I also received the results from the Threshold study I was involved in at the University of Chester (you may have read about it here).  I knew I was overweight when I did it and the study confirmed it.  Since then a combination of the illness (I won’t go into detail but you can imagine) and using the myfitnesspal app to keep a nutrition diary has meant I have dropped a lot of weight.  The app is really easy to use, including barcode scanning and a very large existing database.  Since the testing I’ve lost a good few kilo’s and am now back at my race weight of just under 66kg – I was 70kg at the test which was a shock!  One downside of this is I appear to have lost a bit of top-end power – maybe 10W.  I’m hoping that this will come back and/or the reduced weight will offset it.

Here are some of the results.  My Haematocrit was 43% and my Haemoglobin 137mmol.l

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Critical Power correlates roughly to 20 minute power, which means I’m not trying hard enough in 10’s!  It would also point at an FTP of around 316W, which also means I’m not trying hard enough in 25’s!  Must.  Try.  HARDER!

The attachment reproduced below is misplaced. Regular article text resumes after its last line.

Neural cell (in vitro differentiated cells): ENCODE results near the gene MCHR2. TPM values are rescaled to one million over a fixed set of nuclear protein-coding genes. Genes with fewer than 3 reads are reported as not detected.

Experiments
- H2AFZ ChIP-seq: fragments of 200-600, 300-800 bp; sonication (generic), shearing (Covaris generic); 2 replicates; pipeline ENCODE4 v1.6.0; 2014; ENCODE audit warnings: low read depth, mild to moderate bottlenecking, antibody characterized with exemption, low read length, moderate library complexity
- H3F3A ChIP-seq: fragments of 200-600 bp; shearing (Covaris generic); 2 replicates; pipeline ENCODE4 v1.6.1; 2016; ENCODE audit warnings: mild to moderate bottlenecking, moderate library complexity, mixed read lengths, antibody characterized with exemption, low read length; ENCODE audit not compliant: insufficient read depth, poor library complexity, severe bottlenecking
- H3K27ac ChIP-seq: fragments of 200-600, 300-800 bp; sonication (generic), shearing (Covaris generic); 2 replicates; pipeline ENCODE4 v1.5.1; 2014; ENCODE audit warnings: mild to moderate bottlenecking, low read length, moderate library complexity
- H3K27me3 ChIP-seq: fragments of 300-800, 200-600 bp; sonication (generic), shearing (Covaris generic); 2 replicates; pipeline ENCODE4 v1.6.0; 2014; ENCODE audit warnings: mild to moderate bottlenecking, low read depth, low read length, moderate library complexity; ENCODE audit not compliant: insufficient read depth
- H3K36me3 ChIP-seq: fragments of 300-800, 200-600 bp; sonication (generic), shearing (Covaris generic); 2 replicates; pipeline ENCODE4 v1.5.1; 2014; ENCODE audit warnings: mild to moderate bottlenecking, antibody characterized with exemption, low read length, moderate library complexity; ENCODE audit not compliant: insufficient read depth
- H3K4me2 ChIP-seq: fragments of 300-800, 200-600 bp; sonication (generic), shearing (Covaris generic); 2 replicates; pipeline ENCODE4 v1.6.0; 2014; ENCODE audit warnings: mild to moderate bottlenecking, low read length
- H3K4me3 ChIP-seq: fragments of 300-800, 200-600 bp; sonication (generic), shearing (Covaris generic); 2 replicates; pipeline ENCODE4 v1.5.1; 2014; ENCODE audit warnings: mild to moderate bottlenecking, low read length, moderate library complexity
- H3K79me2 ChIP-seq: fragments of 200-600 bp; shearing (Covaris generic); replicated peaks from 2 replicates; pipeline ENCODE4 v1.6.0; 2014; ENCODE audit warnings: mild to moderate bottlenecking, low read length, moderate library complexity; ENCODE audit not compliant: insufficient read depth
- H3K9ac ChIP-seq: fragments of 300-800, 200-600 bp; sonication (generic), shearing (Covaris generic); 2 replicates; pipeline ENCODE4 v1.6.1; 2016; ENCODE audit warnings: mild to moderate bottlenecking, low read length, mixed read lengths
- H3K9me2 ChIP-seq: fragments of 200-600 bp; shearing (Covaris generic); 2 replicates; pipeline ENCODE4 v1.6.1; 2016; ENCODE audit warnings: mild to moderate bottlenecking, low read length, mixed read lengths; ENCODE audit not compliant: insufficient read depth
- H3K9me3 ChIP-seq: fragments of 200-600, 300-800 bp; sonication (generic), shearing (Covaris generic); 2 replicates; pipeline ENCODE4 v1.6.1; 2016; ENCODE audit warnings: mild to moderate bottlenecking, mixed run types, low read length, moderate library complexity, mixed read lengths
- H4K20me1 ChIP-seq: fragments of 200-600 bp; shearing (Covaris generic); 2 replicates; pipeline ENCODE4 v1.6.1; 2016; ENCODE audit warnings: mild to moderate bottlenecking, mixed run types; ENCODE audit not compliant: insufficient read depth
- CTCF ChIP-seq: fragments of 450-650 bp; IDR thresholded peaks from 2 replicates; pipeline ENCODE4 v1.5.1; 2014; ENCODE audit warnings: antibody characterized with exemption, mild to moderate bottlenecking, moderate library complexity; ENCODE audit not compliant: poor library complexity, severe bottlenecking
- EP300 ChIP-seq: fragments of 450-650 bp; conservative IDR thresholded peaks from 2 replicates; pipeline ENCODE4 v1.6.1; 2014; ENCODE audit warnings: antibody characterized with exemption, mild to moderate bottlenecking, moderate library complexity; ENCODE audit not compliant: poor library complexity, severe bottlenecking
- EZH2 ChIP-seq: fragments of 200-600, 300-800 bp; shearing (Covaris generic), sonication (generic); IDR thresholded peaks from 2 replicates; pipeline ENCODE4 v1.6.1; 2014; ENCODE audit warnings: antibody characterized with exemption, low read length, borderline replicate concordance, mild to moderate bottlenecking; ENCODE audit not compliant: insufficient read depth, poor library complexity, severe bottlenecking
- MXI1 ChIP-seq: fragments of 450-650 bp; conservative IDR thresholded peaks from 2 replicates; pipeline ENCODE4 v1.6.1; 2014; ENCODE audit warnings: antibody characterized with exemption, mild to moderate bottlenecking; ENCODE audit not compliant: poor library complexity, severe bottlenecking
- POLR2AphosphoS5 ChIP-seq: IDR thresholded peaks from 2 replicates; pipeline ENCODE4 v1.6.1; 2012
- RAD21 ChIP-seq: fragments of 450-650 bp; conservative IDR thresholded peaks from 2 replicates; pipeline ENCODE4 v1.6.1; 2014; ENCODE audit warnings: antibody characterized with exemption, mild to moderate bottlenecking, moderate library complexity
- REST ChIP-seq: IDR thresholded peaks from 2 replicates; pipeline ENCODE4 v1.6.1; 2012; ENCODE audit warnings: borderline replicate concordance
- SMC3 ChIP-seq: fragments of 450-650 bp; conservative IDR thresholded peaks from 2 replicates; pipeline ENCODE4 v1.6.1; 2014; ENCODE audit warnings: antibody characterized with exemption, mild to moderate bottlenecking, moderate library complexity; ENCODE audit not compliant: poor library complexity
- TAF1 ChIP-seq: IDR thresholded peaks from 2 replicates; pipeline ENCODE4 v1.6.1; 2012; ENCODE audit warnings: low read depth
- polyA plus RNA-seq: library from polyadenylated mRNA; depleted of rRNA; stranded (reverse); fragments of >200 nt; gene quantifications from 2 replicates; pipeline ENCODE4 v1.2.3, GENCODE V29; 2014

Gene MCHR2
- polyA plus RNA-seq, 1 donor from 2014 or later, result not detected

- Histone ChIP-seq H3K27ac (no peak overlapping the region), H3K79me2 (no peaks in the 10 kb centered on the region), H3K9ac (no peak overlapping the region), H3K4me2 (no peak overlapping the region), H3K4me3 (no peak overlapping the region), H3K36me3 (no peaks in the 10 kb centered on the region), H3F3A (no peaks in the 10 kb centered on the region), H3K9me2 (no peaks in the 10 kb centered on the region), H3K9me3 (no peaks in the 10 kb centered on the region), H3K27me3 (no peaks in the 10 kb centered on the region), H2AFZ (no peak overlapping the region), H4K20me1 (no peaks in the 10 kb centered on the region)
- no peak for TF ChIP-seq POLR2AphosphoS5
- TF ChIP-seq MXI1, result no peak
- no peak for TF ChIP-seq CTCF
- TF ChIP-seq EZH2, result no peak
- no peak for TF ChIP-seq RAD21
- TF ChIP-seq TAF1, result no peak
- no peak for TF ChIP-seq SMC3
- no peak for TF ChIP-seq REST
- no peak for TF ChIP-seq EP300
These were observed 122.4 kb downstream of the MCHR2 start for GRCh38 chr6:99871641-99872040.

It also illustrates how important weight is for cyclists.  At my current weight (assuming I’ve lost no power, but as I mentioned I have) my Critical Power would jump to around 5W/Kg, my VO2max to 66.7, Ventilatory Threshold to 4.4 and Wmax to 6.25.  Not sure I can get to that but the target is there.  Anyway, all good stuff and the testing was a great experience.

The Seamons Club 25 Championships were meant to be up next but they were also cancelled thanks to the road-surfacing works that had done for the 25 the previous Saturday.  What’s worse is that large chunks of the Cheshire courses (J2/3, J2/9, J4/16) have now been surface-dressed which is the most appalling road surface technique ever invented.  They are a nightmare for cyclists, being horribly grippy on the straights, dangerous on corners and doing nothing to potholes other than applying a veneer over the top of them.